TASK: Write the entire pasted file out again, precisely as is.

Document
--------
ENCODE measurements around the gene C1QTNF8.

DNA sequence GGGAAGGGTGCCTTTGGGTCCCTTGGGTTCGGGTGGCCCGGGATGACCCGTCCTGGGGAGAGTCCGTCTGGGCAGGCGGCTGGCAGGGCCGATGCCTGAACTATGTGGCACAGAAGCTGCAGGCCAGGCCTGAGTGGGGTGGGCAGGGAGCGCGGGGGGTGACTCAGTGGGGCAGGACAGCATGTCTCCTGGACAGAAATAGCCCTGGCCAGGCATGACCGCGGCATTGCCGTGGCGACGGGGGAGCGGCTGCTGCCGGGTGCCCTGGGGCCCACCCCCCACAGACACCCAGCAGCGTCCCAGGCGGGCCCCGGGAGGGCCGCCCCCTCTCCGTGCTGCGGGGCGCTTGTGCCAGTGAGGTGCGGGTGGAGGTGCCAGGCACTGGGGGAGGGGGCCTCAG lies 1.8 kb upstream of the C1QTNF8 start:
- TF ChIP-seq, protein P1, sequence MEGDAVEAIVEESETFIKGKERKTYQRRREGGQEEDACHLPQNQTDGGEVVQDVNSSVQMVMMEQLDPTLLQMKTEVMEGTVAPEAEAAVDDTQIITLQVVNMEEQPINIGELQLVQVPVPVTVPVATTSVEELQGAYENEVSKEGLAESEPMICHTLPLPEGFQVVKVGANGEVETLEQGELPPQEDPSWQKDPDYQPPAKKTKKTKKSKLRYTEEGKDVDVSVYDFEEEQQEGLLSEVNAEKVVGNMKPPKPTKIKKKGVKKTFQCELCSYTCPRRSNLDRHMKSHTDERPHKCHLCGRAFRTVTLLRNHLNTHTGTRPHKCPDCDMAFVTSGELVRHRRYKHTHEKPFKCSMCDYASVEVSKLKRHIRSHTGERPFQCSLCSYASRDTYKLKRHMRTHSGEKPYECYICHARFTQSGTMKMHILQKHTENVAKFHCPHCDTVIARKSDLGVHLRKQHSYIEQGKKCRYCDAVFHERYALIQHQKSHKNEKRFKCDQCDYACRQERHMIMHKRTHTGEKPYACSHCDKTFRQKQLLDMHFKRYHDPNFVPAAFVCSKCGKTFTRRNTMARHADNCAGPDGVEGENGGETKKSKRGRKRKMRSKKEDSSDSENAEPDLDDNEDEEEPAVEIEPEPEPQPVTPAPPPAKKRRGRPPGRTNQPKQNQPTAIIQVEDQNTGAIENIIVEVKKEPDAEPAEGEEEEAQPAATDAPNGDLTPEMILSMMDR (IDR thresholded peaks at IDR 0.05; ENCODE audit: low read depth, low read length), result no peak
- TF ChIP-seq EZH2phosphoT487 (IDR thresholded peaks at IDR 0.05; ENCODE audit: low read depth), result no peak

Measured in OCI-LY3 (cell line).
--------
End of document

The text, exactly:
ENCODE measurements around the gene C1QTNF8.

DNA sequence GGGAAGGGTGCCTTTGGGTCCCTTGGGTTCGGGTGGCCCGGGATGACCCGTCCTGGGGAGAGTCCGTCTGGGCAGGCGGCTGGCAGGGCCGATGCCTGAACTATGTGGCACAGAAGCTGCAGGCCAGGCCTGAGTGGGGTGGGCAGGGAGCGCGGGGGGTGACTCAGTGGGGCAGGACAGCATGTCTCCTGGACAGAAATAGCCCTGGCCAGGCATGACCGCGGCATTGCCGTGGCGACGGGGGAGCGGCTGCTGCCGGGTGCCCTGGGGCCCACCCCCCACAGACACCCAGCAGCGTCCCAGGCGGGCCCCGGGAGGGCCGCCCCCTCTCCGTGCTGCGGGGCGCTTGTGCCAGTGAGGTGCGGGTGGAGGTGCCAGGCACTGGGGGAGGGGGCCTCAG lies 1.8 kb upstream of the C1QTNF8 start:
- TF ChIP-seq, protein P1, sequence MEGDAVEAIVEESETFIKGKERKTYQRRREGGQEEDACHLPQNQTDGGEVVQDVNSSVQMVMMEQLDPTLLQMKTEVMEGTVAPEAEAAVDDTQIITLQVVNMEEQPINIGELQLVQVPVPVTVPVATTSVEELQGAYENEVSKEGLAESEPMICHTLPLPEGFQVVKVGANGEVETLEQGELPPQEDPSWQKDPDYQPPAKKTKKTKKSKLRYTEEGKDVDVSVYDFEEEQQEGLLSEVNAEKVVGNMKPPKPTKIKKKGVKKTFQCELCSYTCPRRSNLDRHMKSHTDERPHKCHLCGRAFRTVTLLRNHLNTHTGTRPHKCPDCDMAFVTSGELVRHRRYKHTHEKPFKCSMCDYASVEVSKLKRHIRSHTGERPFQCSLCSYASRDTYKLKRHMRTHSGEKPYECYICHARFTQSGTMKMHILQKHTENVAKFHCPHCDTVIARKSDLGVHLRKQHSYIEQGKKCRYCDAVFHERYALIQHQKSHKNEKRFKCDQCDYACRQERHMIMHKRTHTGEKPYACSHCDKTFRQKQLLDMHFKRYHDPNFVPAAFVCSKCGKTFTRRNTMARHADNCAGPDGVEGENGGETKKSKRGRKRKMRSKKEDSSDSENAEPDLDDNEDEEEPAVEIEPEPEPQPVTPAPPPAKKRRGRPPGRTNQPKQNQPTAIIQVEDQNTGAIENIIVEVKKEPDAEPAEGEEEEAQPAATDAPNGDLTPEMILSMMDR (IDR thresholded peaks at IDR 0.05; ENCODE audit: low read depth, low read length), result no peak
- TF ChIP-seq EZH2phosphoT487 (IDR thresholded peaks at IDR 0.05; ENCODE audit: low read depth), result no peak

Measured in OCI-LY3 (cell line).